Making A Difference in Education with Technology
Individual students have different aptitudes and background, that determine their learning needs. To improve the learning process, we want to develop a system that provides students with the flexibility to pick up new skills and knowledge in a more adaptive manner customised to their individual learning needs.
In this project, AICET collaborates with Ministry of Education (MOE) to develop and deploy a new adaptive learning system to support self-directed learning on the Singapore Student Learning Space (SLS).
Examination marking is a common task in education. Transporting scripts and ensuring that every script is accounted for involves a lot of manual work and educators are prone to mistakes. For examinations involving a large number of students, scripts are often marked by a team of examiners, each in charge of specific questions. Softmark allows scripts to be digitalised and made available for online marking, so educators no longer have to worry about losing scripts and can mark the same scripts in parallel, leading to greater efficiencies. The scripts can be marked anywhere and at any time with minimal restrictions.
Computer vision algorithms are integrated to tag scanned scripts to students and to automatically grade multiple choice questions. In the longer term, Softmark will be extended to support the typesetting of examinations so that the whole exam setting and marking process can be fully integrated end-to-end.
PERSONALISED TIMELINES FOR ADAPTIVE LEARNING
It is well known that students learn at different speeds. Classes are generally taught at the pace for all students and it is inevitable that some will fall behind. Classical adaptive learning approaches attempt to cater to different learning paces by providing students with content and questions that are best suited at their assessed level of mastery. This is extremely costly in terms of content creation and cannot be broadly applied without significant resources.
We have pioneered a new approach to adaptive learning where instead of providing different learning resources and content to different students, we provide the same set of well-curated and tested learning resources to all students. Students are differentiated instead by the pace of learning with their own personalized learning timelines. Faster students will be able to complete the materials to be covered faster and be able to move on to more advanced materials as soon as they are done, while slower students will be given more time to learn and complete their assignments.
Our new approach has been implemented and deployed on Coursemology, a gamified e-learning platform. Results seem promising but more work needs to be done to develop more advanced techniques in modelling student learning and in controlling the pace of learning. We also need to develop a visualisation dashboard to allow educators to understand the progress of a class of students and to be able to make adjustments to the class schedules for individual students on-the-fly in an intuitive and principled way. This is still work in progress, but we believe that once perfected, our approach will allow educators worldwide to provide affordable adaptive and personalized learning to their students.
Current systems for the automated grading of computer programming provide feedback on the correctness of the submitted programmes. They are, however, unable to provide feedback to the students on how they can improve their codes if they get the answers wrong without the intervention of human instructors. To improve learning efficiency, it is important for students to be able to get immediate feedback so that they are able to correct the wrong lines and arrive at the coding solution to deliver the desired outcomes.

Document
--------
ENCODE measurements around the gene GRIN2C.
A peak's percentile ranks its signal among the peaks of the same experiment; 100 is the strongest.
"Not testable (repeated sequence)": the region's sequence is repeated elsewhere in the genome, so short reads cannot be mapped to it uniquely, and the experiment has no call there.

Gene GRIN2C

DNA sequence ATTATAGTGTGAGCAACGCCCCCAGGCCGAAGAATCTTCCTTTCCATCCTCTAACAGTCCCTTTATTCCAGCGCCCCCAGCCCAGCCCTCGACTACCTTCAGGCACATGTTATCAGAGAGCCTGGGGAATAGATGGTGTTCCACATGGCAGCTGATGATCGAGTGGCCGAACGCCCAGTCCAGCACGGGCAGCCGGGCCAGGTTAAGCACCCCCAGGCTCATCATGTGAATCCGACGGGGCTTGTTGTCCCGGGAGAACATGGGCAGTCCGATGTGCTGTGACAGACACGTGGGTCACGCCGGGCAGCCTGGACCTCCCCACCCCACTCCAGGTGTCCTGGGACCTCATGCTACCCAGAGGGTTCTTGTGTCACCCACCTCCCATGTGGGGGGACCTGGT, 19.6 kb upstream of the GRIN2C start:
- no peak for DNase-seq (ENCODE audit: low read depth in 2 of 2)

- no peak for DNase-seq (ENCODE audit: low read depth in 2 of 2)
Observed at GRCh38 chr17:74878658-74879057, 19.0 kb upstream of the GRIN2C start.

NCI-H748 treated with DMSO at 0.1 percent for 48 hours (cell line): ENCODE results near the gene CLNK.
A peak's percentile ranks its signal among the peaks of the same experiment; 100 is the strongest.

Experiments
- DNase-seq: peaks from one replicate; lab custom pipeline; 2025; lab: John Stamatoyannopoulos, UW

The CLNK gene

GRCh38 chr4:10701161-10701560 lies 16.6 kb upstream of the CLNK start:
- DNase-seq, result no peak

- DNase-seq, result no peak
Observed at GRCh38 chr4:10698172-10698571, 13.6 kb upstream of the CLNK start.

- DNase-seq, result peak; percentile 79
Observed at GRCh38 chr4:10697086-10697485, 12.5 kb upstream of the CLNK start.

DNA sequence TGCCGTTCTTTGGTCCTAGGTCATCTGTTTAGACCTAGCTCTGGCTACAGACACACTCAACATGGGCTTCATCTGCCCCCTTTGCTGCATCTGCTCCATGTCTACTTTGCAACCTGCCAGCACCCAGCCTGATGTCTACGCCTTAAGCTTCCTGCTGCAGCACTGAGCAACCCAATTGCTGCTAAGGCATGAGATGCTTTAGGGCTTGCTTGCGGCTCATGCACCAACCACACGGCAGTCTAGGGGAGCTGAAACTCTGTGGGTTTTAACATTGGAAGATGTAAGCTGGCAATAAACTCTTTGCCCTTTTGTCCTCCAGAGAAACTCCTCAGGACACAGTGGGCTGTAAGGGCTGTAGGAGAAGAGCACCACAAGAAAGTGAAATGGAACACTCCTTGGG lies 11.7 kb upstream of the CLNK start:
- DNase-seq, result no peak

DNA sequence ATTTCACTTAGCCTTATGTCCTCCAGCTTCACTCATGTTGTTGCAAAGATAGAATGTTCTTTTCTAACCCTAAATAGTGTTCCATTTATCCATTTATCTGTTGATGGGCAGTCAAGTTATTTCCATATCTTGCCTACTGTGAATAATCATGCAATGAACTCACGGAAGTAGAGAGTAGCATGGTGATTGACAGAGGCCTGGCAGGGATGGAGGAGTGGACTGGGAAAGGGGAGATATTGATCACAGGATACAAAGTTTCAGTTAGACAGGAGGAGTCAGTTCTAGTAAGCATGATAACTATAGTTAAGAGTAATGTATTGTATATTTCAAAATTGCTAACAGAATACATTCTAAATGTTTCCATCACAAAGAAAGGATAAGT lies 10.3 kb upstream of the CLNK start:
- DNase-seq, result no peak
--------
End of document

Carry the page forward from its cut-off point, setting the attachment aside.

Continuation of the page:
In this project, we will develop techniques to provide automated feedback for programming questions using a novel combination of programming languages (PL) and machine learning (ML) techniques. The feedback will be able to identify the errors made by students during programming and provide a brief explanation on why the lines are wrong. The feedback can also give a hint on how the students can correctly modify the lines on their own without waiting for their lecturers or tutors to provide an answer, and this will lead to self-directed learning.
Choose Your Own Narrative (CYON) - Adaptive Self-Directed Learning System
Current teaching approaches mostly assume that students are the same and they are expected to learn at the same pace and have the same background. Educators typically use the same set of materials for all students in a course of study. Generally, students are guided by a single "narrative" throughout his or her learning journey. Such a fixed teaching system does not provide the better students with the flexibility to learn faster, and it might also cause distress to weaker students who are struggling to cope with the standard pace. An adaptive learning approach can allow us to cater to individual student's needs.
In this project, we investigate a new approach to adaptive learning that we call Choose Your Own Narrative (CYON). CYON provides multiple pathways for the students to learn at his or her own pace. Our intelligent tutor then suggests potential pathways to reach the learning objectives by analysing the observed students’ preferred learning approaches and performance. In addition to supporting instructor-defined pathways, CYON also allows students to select their own learning materials, reference sites and even assessment tasks. These are in turn offered to other students as potential alternative pathways. Through monitoring and analysing of the student users’ selections, we expect well-trodden learning paths to emerge naturally from the wisdom of the crowd. This will redefine the way to learn a particular topic, enabling the students to potentially choose the more effective "narrative" for their own learning journey.